The image is detected and reconstructed at the detector. Standard photographic film may be used for the recording of light holograms and the 3-D image reconstructed by passing laser light through the film or reflecting it from the hologram pattern embossed on the surface of an optical reflective surface and reconstructing the image by reflecting light from the surface. However, there is no equivalent “film” material to record the intricate phase and amplitude pattern of a complex ultrasonic wave. One of the most common detectors uses a liquid-air surface or interface to record, in a dynamic way, the ultrasonic hologram formed. The sound energy at the frequency of ultrasound (above range of human hearing) will propagate with little attenuation through a liquid (such as water) but cannot propagate through air. At these higher frequencies (e.g., above 1 MHz) the ultrasound will not propagate through air because the wavelength of the sound energy is so short (λ(wavelength)=v(velocity)/f(frequency)). The density of air (approximately 0.00116 g/cm3) is not sufficient to couple these short wavelengths and allow them to propagate. On the other hand the density of a liquid (e.g., water) is a favorable media to couple and propagate such sound. For example, the velocity of sound in air is approximately 330 meters/second whereas in water it is approximately 1497 meter/second (room temperature). Thus, for water, both the density (1 g/cm3) and the wavelength (˜1.48 mm at 1 MHz) are significantly large such that ultrasound can propagate with little attenuation. Whereas, for air both the density (0.00116 g/cm3) and wavelength (0.33 mm at 1 MHz) are sufficiently small such that the energy at these ultrasonic frequencies will not propagate.

Thus, when ultrasound propagating in a liquid encounters a liquid-air interface the entire amount of the energy is reflected back into the liquid. Since ultrasound (or sound) propagates as a mechanical force it is apparent that the reflection (or changing direction of propagation) will impart a forward force on this liquid air interface. This force, in turn, will distort the surface of the liquid. The amount of surface distortion will depend upon the amplitude of the ultrasound wave at each point being reflected and the surface tension of the liquid. Thus, the pattern of the deformation is the pattern of the phase and amplitude of the ultrasonic wave.

It is in this manner that a liquid-air interface can be commonly used to provide a near realtime recorder (“film equivalent”) for an ultrasonic hologram. The shape of the surface deformation on this liquid-air detector is the representation of the phase and amplitude of the ultrasonic hologram formed by the interference of the object and reference ultrasonic waves.

The greatest value of the ultrasonic holographic process is achieved by reconstructing the hologram in an usable manner: usually in light, to make visible the structural nature of the initial object. In the case of a liquid-air interface, the reconstruction to achieve the visible image is accomplished by reflecting a coherent light from this liquid-air surface. This is the equivalent process to reflecting laser light from optically generated hologram that is embossed on the surface of a reflecting material (e.g., thin aluminum film).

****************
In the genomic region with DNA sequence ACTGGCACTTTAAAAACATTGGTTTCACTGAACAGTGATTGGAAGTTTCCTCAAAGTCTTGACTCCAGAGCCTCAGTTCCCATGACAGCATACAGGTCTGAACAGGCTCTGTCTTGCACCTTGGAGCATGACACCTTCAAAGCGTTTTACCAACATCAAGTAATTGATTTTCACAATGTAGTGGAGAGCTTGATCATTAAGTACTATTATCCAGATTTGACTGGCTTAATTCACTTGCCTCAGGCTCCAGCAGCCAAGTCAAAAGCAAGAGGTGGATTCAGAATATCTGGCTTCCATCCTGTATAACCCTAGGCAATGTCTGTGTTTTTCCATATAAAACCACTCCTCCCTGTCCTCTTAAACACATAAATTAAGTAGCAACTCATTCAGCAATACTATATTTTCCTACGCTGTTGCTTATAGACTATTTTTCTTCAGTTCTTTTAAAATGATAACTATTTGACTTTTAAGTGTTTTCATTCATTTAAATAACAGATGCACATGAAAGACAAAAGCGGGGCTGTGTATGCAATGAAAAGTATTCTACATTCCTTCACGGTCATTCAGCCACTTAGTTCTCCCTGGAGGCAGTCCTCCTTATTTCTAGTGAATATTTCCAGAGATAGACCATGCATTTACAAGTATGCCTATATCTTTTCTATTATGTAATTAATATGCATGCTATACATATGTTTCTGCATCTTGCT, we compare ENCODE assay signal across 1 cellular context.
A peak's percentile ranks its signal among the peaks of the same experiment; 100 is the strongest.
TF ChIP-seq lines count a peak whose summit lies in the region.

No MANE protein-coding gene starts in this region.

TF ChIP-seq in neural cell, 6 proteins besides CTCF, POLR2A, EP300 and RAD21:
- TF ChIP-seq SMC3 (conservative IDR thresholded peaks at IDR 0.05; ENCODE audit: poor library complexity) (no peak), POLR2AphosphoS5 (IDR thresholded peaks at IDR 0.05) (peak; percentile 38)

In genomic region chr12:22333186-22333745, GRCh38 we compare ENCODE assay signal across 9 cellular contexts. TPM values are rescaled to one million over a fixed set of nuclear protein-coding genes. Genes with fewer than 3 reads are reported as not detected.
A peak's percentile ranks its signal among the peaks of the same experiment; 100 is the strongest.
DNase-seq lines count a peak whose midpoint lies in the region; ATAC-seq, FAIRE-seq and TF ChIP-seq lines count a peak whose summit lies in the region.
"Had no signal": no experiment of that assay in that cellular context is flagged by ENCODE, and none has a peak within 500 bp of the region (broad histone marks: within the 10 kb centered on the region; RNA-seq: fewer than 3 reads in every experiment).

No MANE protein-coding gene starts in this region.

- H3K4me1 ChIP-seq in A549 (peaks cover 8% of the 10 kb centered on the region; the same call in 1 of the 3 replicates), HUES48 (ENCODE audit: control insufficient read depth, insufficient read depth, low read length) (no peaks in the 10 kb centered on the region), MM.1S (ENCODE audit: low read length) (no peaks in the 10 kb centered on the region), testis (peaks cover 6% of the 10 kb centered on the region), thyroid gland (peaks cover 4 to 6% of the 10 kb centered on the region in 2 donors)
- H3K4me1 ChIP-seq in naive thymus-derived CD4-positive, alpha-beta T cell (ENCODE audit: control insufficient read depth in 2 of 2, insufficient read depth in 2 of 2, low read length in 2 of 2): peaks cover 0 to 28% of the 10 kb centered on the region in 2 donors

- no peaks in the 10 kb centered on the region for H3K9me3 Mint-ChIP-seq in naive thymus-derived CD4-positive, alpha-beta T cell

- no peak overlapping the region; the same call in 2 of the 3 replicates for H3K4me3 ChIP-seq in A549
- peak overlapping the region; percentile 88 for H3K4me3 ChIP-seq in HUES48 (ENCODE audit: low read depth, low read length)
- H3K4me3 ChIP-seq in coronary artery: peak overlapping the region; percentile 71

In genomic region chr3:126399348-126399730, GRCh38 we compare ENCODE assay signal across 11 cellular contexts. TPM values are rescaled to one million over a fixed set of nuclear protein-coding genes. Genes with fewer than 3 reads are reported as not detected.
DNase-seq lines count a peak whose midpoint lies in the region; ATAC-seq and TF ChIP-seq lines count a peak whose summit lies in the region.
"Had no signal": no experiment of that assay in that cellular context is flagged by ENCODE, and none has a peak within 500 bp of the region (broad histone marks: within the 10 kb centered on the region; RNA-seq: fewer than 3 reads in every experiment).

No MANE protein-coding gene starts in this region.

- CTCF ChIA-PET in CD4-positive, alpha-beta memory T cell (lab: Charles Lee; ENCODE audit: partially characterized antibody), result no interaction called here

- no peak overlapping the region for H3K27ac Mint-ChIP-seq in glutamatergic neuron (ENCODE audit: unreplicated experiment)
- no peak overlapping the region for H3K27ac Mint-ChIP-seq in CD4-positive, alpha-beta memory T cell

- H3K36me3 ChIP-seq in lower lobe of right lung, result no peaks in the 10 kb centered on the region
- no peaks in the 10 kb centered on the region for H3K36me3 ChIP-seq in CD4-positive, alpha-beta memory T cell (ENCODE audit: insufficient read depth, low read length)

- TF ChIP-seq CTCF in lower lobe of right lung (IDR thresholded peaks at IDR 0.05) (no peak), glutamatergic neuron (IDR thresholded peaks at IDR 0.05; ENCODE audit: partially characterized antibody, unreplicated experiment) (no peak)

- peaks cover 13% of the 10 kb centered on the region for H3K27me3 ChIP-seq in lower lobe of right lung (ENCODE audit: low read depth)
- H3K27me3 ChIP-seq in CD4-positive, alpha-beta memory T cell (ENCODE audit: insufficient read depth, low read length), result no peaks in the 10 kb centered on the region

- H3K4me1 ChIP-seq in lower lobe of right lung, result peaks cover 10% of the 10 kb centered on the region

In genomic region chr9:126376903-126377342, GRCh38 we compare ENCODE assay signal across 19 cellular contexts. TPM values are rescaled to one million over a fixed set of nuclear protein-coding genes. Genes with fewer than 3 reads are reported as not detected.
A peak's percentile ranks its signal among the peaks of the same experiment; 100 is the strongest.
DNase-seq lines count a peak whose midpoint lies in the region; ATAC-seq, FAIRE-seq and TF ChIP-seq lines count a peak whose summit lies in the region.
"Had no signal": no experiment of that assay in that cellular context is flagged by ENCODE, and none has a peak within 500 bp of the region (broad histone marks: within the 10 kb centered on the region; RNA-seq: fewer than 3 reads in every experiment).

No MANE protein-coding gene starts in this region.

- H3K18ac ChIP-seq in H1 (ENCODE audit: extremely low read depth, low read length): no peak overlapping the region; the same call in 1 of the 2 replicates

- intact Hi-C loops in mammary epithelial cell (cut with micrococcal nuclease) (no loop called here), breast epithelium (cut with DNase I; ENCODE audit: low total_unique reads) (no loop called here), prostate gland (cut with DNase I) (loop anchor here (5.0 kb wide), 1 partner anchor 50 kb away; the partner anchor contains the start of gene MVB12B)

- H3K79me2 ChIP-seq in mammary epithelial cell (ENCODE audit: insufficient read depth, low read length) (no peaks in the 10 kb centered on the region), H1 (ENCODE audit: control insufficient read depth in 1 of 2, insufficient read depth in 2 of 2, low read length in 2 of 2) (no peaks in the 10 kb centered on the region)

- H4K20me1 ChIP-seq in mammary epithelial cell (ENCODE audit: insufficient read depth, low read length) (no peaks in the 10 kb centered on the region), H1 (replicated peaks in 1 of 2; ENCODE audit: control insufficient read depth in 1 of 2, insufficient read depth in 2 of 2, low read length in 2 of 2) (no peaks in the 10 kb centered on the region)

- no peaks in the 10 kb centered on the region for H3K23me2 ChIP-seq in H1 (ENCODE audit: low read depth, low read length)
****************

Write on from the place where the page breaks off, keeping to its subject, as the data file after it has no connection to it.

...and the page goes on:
The reflected light is diffracted (scattered) by the hologram to diffracted orders, each of which contains image information about the object. These diffracted orders are referred to as n th orders. That part of the reconstructing light that does not react with the hologram is referred to as zero order and is usually blocked so that the weaker diffracted orders can be imaged. The higher the diffracted order the greater the separation angle from the zero order of reflected light.

Once reconstructed, the image may be viewed directly, by means of a video camera or through post processing.

Ultrasonic holography as typically practiced is illustrated in FIG. 1. A plane wave of sound (1 a) (ultrasound) is generated by the object (large area) transducer (1) (U.S. Pat. No. 5,329,202). The sound is scattered (diffracted) by structural points within the object (2). The scattered sound is from the internal object points that lie in the focal plane (2 a) are focused (projected) into the ultrasonic hologram plane (6). The focusing takes place by use of ultrasonic lens (3) (U.S. Pat. No. 5,235,553) which focuses the scattered sound into a hologram detector surface (6) and the unscattered sound into a point (4). The lens system also allows the imaging process to magnify the image or change focus position (U.S. Pat. No. 5,212,571). Since the focus-point of the unscattered sound (4) is prior to the holographic detector plane (6), this portion of the total sound again expands to form the transparent image contribution (that portion of the sound that transmitted through the object as if it were transparent or semitransparent). In such an application, an ultrasound reflector (5) is generally used to direct the object sound at a different angle (preferably vertically to allow for the holographic detector to have a surface parallel to ground to avoid gravity effects), thus impinging on horizontal detector plane usually containing a liquid which is deformed by the ultrasound reflecting from the liquid-air interface. When the reference wave (7) and the object wave are simultaneous reflected from this detector, the deformation of the liquid-air interface is the exact pattern of the ultrasonic hologram formed by the object wave (1 a combined with 2 a) and the “off-axis” reference wave (7).